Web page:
Church On The Way

Author: Nell Becker Sweeden
Publisher: Wipf and Stock Publishers
ISBN: 1498209165
Size: 20.22 MB
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The practice of Christian hospitality reaches back to the early centuries of Christian life as well as deep into Jewish history, life, and Scripture. This practice is alive today in Christian churches and in parachurch organizations within the United States, but new contextual realities--in particular twenty-first-century global migration patterns--have altered the conditions under which hospitality is practiced. The reality of migration and its effect on human lives disrupts static conceptions of hospitality and challenges ecclesial communities toward contextual appropriation of hospitality practice. This volume explores Christian hospitality practice in light of twenty-first-century U.S. Latino/a migration, and it develops the notion of a journeying hospitality of accompaniment with and among persons migrating, which fosters deeper relationships and formation. The shifting identities of persons "on the move" challenge assumptions about what it means to welcome another in hospitality and, ultimately, what it means to be church from within these new relationships. In turn, the new conceptions and expressions of hospitality offered in this book press how the nature and mission of the church will be oriented toward new ecclesial patterns and alternative forms of residing on earth.

Christians At The Border

Author: M. Daniel Carroll R.
Publisher: Brazos Press
ISBN: 1441245650
Size: 31.77 MB
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Immigration is one of the most pressing issues on the national agenda. In this accessible book, an internationally recognized immigration expert helps readers think biblically about this divisive issue, offering accessible, nuanced, and sympathetic guidance for the church. As both a Guatemalan and an American, the author is able to empathize with both sides of the struggle and argues that each side has much to learn. This updated and revised edition reflects changes from the past five years, responds to criticisms of the first edition, and expands sections that have raised questions for readers. It includes a foreword by Samuel Rodríguez and an afterword by Ronald Sider. This timely, clear, and compassionate resource will benefit all Christians who are thinking through the immigration issue.

Unified We Are A Force

Author: Joerg Rieger
Publisher: Chalice Press
ISBN: 0827238606
Size: 30.37 MB
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The American dream of "pulling yourself up by your bootstraps" is no longer possible, if it ever was. Most of us live paycheck-to-paycheck, and inequality has become one of the greatest problems facing our country. Working people and people of faith have the power to change this-but only when we get unified! In this practical and theological handbook for justice, renowned theologian Joerg Rieger and his wife, community and labor activist Rosemarie Henkel-Rieger, help the working majority (the 99% of us) understand what is happening and how we can make a difference. Discover how our faith is deeply connected with our work. Find out how to organize people and build power and what our different faith traditions can contribute. Learn from case studies where these principles have been used successfully-and how we can use them. Develop "deep solidarity" as a way to forge unity while employing our differences for the common good.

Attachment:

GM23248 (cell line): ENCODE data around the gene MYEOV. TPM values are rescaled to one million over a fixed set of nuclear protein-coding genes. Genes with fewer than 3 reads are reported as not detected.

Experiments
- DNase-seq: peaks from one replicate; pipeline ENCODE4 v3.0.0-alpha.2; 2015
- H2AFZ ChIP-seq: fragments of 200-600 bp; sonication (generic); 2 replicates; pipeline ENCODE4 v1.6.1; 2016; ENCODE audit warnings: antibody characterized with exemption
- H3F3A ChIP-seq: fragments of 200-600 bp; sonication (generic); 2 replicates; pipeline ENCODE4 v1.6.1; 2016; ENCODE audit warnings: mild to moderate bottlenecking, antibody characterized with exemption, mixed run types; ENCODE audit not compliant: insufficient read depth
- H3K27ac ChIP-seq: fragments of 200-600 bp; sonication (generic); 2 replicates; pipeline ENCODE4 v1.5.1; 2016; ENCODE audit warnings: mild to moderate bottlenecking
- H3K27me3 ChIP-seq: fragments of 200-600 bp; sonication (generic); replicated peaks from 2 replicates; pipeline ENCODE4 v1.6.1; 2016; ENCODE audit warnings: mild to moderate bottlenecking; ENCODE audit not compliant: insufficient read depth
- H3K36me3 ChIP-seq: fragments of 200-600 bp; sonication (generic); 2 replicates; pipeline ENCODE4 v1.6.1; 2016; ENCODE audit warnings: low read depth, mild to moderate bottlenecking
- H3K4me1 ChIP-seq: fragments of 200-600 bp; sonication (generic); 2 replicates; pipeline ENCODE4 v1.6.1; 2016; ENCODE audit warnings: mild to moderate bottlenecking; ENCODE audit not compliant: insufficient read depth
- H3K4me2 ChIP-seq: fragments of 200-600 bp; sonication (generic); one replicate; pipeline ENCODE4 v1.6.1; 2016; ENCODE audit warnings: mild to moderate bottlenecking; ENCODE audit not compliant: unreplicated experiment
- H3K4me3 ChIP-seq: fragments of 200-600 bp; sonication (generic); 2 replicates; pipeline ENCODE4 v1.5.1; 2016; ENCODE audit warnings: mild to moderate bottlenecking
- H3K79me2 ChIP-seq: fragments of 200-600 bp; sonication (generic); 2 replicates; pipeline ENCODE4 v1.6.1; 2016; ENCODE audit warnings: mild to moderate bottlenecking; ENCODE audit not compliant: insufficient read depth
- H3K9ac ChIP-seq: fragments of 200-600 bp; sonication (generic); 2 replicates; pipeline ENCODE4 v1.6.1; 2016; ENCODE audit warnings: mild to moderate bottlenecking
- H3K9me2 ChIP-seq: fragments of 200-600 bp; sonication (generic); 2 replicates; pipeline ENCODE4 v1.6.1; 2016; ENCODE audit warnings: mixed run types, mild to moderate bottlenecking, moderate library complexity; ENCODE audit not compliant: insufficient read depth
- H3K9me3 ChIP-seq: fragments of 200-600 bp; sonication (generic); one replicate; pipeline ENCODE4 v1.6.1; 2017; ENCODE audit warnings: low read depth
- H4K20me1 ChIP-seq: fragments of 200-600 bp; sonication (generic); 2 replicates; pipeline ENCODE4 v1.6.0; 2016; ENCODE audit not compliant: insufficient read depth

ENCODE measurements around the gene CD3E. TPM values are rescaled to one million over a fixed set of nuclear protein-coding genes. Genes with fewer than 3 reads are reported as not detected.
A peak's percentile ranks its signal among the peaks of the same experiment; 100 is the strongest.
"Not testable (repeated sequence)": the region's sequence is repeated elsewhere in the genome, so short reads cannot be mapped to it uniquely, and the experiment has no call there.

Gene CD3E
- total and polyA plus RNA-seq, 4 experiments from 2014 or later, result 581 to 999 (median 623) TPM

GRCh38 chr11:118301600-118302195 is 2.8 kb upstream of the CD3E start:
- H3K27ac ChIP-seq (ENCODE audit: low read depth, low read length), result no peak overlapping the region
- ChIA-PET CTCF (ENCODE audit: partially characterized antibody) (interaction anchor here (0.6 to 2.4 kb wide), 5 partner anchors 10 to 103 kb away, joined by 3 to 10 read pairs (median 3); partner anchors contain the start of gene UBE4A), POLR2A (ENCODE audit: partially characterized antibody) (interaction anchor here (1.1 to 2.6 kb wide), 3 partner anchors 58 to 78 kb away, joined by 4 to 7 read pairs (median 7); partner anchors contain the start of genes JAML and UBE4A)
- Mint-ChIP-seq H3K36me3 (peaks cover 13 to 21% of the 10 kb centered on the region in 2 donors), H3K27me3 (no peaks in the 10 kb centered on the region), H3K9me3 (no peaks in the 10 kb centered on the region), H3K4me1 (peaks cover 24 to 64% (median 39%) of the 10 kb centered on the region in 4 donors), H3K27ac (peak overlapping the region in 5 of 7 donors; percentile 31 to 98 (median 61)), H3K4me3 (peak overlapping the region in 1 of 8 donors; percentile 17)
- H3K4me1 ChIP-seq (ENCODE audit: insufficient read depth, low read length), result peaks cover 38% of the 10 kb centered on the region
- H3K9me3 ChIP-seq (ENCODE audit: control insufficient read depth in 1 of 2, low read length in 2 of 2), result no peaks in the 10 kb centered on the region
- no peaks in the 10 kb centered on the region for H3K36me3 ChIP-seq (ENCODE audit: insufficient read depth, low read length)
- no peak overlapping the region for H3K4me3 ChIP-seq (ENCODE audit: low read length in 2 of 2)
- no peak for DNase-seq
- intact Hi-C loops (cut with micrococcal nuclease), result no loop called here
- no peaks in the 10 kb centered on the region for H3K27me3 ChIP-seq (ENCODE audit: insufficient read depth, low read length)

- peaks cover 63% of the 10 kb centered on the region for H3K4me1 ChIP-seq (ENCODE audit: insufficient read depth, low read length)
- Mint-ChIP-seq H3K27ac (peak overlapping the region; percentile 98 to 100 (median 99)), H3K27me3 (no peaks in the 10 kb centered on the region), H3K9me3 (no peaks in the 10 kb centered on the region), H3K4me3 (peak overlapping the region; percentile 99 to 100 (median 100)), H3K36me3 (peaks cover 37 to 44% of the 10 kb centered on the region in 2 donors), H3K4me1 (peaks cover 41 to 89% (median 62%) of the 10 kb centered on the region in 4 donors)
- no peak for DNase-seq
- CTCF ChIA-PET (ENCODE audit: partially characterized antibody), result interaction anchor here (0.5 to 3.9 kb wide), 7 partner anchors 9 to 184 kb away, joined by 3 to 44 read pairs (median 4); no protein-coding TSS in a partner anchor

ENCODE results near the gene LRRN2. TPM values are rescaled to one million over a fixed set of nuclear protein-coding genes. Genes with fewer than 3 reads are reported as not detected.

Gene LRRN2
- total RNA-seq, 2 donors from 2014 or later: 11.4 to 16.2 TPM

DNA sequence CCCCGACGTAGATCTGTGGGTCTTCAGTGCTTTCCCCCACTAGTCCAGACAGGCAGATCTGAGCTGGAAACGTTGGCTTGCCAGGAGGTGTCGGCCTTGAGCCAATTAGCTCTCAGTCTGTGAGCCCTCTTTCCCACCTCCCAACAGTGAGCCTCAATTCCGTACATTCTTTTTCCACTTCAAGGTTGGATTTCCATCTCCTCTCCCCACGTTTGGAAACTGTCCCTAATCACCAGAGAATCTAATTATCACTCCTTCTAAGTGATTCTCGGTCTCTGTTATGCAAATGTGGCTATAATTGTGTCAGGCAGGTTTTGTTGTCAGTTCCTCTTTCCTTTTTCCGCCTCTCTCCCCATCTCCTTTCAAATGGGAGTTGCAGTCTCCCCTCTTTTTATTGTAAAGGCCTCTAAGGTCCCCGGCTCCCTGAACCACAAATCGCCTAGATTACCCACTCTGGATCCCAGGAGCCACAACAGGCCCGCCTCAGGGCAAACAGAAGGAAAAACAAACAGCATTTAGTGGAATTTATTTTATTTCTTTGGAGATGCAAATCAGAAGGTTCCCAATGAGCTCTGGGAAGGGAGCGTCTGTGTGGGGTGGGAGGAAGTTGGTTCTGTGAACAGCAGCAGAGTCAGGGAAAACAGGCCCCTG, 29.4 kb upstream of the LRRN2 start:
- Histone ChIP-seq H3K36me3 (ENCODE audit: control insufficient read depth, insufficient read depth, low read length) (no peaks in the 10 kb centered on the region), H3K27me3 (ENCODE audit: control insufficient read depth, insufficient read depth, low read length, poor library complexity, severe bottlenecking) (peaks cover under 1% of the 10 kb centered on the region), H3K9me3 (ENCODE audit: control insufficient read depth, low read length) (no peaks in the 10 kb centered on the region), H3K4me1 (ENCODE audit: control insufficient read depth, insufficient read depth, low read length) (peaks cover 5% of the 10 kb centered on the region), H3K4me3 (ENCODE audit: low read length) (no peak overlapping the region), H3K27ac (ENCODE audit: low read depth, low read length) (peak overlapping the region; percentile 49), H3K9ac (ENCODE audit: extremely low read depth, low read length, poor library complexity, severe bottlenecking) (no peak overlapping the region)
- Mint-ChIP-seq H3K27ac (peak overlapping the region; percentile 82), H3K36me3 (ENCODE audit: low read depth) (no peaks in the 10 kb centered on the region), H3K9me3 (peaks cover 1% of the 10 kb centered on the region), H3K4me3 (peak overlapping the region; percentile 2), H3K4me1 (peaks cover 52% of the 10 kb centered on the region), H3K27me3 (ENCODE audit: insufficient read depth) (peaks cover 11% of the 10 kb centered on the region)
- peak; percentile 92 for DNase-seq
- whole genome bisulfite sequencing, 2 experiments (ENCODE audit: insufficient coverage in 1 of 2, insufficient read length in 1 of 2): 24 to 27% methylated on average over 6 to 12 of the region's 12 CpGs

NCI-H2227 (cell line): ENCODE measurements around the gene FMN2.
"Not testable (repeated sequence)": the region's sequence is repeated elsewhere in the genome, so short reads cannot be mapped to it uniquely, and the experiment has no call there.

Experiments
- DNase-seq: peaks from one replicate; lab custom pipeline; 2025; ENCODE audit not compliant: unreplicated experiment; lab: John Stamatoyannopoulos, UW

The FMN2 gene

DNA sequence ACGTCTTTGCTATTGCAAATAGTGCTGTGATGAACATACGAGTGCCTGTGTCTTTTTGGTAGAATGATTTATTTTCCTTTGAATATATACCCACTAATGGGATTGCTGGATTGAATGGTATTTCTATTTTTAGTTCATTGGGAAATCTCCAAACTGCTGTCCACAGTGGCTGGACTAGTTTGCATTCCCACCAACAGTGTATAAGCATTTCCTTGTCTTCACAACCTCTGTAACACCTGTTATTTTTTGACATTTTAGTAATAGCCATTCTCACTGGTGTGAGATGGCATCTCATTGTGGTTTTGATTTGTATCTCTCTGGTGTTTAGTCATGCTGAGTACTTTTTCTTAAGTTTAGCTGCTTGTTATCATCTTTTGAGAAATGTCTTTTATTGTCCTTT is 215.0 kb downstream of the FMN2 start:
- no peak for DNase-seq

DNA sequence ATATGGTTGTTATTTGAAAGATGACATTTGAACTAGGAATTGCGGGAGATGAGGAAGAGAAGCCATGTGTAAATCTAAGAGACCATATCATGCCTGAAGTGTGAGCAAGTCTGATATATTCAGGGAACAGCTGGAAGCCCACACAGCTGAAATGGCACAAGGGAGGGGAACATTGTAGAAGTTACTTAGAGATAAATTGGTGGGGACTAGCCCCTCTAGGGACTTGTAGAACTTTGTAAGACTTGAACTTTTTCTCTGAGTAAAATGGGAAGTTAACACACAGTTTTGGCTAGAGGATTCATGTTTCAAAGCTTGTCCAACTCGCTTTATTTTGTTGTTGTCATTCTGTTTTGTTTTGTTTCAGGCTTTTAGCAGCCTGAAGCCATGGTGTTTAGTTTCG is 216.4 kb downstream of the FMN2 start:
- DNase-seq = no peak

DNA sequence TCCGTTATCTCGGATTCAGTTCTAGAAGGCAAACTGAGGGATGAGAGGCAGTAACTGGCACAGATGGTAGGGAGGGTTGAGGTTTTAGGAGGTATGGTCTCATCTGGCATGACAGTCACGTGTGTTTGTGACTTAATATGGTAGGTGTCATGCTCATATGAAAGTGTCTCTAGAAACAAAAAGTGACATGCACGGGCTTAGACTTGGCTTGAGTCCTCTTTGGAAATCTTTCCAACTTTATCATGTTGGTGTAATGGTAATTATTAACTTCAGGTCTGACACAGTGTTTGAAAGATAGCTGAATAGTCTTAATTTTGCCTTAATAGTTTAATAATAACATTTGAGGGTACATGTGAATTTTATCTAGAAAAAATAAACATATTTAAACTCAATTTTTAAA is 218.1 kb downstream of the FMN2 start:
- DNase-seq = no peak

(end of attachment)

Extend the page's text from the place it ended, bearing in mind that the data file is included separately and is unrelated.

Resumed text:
Border Walls

Author: Reece Jones
Publisher: Zed Books Ltd.
ISBN: 1848138261
Size: 31.53 MB
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*** Winner of the 2013 Julian Minghi Outstanding Research Award presented at the American Association of Geographers annual meeting *** Two decades after the fall of the Berlin Wall, why are leading democracies like the United States, India, and Israel building massive walls and fences on their borders? Despite predictions of a borderless world through globalization, these three countries alone have built an astonishing total of 5,700 kilometers of security barriers. In this groundbreaking work, Reece Jones analyzes how these controversial border security projects were justified in their respective countries, what consequences these physical barriers have on the lives of those living in these newly securitized spaces, and what long-term effects the hardening of political borders will have in these societies and globally. Border Walls is a bold, important intervention that demonstrates that the exclusion and violence necessary to secure the borders of the modern state often undermine the very ideals of freedom and democracy the barriers are meant to protect.